Real Repenting

William C. Brownson Uncategorized

READ : Luke 3:7-9

He said therefore to the multitudes that came out to be baptized by him, “You brood of vipers! Who warned you to flee from the wrath to come? Bear fruits that befit repentance, and do not begin to say to yourselves, `We have Abraham as our father’; for I tell you, God is able from these stones to raise up children to Abraham. Even now the axe is laid to the root of the trees; every tree therefore that does not bear good fruit is cut down and thrown into the fire.”

Luke 3:7-9 rsv

In most of our churches today, he would not have been a popular preacher. The man had no tact. He called the most distinguished church people of his day a brood of snakes! His message wasn’t very positive, either. He talked about trees being cut down and thrown into the fire, and about the wrath to come. He was stern, forbidding, Elijah-like. And his message, day in and day out, was a call no one wanted to hear: Repent!

The preacher was John the Baptist, a man of the wilderness, wandering about in animal skins, living on insects and wild honey. He had none of the refinements of polite society, but he did have a fire burning in his soul. He got people’s attention.

When we meet him today, he’s speaking to a large crowd that has assembled from far and near to be baptized in the Jordan River. You would think that he would be elated at such an impressive response, but his words are hard-bitten, tough. Listen. I’m reading from Luke, chapter 3, beginning at verse 7:

He said therefore to the multitudes that came out to be baptized by him, “You brood of vipers! Who warned you to flee from the wrath to come? Bear fruits that befit repentance, and do not begin to say to yourselves, `We have Abraham as our father’; for I tell you, God is able from these stones to raise up children to Abraham. Even now the axe is laid to the root of the trees; every tree therefore that does not bear good fruit is cut down and thrown into the fire.” And the multitudes asked him, “What then shall we do?” And he answered them, “He who has two coats, let him share with him who has none; and he who has food, let him do likewise.” Tax collectors also came to be baptized, and said to him, “Teacher, what shall we do?” And he said to them, “Collect no more than is appointed you.” Soldiers also asked him, “and we, what shall we do?” And he said to them, “Rob no one by violence or by false accusation, and be content with your wages.”

Quite a sermon, eh? How would that go over on Sunday morning at the church nearest your house? The message is forbidding, but unquestionably in dead earnest. John is passionately concerned that people should really repent.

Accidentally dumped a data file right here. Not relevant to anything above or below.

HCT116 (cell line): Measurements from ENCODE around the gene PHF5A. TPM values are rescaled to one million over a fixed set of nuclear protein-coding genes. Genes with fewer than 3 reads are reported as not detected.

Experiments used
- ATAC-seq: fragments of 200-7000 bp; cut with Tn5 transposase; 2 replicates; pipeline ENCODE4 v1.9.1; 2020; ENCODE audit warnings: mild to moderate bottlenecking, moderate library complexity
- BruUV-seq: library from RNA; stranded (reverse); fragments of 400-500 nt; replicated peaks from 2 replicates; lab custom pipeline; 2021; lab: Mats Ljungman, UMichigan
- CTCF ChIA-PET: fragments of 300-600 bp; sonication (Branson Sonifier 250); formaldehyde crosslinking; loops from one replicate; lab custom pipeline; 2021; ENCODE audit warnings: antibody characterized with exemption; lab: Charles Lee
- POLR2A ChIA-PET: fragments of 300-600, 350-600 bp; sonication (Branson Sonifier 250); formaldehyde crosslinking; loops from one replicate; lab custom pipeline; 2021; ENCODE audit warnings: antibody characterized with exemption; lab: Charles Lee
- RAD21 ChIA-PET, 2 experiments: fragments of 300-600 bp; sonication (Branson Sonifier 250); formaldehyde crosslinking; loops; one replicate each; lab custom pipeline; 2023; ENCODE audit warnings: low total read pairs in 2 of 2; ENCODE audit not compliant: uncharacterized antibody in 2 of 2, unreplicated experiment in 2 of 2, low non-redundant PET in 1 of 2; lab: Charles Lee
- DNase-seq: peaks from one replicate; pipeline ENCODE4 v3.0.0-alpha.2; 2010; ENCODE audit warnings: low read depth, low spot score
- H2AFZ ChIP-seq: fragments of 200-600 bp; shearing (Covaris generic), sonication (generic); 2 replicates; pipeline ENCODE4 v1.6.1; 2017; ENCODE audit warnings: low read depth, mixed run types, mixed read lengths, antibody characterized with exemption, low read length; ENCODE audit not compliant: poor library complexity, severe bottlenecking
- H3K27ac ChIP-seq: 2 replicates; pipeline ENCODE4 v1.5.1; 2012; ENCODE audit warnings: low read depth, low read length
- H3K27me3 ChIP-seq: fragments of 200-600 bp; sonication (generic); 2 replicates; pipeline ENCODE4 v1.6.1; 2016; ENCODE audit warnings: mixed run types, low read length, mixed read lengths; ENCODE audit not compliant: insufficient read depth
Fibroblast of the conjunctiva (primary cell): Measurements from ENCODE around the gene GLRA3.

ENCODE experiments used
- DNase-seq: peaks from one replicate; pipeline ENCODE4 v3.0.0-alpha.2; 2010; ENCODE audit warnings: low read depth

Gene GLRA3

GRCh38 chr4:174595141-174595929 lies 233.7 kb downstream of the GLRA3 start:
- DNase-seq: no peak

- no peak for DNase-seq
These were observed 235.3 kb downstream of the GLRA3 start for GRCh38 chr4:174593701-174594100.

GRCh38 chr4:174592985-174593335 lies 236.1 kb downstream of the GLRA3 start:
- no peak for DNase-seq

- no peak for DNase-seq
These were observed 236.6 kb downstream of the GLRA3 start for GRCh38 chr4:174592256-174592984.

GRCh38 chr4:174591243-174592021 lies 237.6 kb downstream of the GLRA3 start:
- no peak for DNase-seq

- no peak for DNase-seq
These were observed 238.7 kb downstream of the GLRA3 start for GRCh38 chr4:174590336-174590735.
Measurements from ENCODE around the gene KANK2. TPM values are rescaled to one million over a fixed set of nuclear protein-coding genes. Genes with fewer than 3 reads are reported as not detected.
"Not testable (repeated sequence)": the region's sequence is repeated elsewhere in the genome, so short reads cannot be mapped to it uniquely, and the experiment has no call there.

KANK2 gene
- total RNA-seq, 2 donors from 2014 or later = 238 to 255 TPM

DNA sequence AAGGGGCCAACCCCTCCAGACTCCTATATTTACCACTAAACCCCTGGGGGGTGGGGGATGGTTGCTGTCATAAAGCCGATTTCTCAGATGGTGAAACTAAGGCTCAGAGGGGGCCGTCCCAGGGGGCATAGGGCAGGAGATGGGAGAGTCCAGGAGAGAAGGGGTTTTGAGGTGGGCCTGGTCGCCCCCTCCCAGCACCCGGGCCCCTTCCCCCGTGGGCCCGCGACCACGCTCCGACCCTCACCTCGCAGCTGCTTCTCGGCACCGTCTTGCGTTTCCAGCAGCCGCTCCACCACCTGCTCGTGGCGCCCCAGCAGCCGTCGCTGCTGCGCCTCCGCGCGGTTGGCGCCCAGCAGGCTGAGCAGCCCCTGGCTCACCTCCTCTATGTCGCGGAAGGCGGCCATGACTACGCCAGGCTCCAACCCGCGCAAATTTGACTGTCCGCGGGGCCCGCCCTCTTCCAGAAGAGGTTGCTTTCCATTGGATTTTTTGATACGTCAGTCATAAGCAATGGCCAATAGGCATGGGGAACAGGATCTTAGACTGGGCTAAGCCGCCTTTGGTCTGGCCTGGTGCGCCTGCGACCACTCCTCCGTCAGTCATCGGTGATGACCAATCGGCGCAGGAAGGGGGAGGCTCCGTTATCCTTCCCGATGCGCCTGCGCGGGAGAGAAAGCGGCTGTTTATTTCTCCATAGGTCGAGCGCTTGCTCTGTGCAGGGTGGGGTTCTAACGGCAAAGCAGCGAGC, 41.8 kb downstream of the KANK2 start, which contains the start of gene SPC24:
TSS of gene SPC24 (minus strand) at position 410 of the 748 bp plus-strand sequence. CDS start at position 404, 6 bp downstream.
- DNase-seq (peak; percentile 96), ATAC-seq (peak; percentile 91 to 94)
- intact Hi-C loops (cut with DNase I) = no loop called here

WHAT IS IT TO REPENT?

In the Old Testament, to repent meant “to turn,” to turn away from sin and evil of every kind and to turn back to God. It was a reversal of direction, a right about-face, a conversion. The Greek word to repent added the idea of a change of mind – not something casual or capricious, but a deep, radical change.

Remember Nicholas Copernicus? He was the sixteenth-century Polish astronomer who first came out with the idea that the sun was the center of the solar system. Under the old Ptolemaic astronomy the earth was considered to be the center. The view of Copernicus, which has since been confirmed by modern science, brought about a revolution in our way of thinking. From imagining that the earth was the center of everything, with all the heavenly bodies revolving around it, we came to see that the earth is simply one tiny planet circling the sun, in one local galaxy among billions.

Repentance is a change of mind like that: radical, revolutionary, transforming the way we look at things. That’s what John the Baptist was after, that kind of altered outlook, that kind of turning from sin and self-centeredness to God.

The preacher was troubled because he felt that many who stood before him were not ready for that. They were prepared to go through the motions, to make a token gesture, but not to repent, not to be changed people. That’s why he called them a bunch of snakes. It seemed like vipers slithering frantically to escape a forest fire. He felt that many of his hearers were doing something like that, trying to save their own skins without abandoning their old ways. Maybe they feared that judgment was indeed coming. That was a plus, but they had no heart for genuine repentance.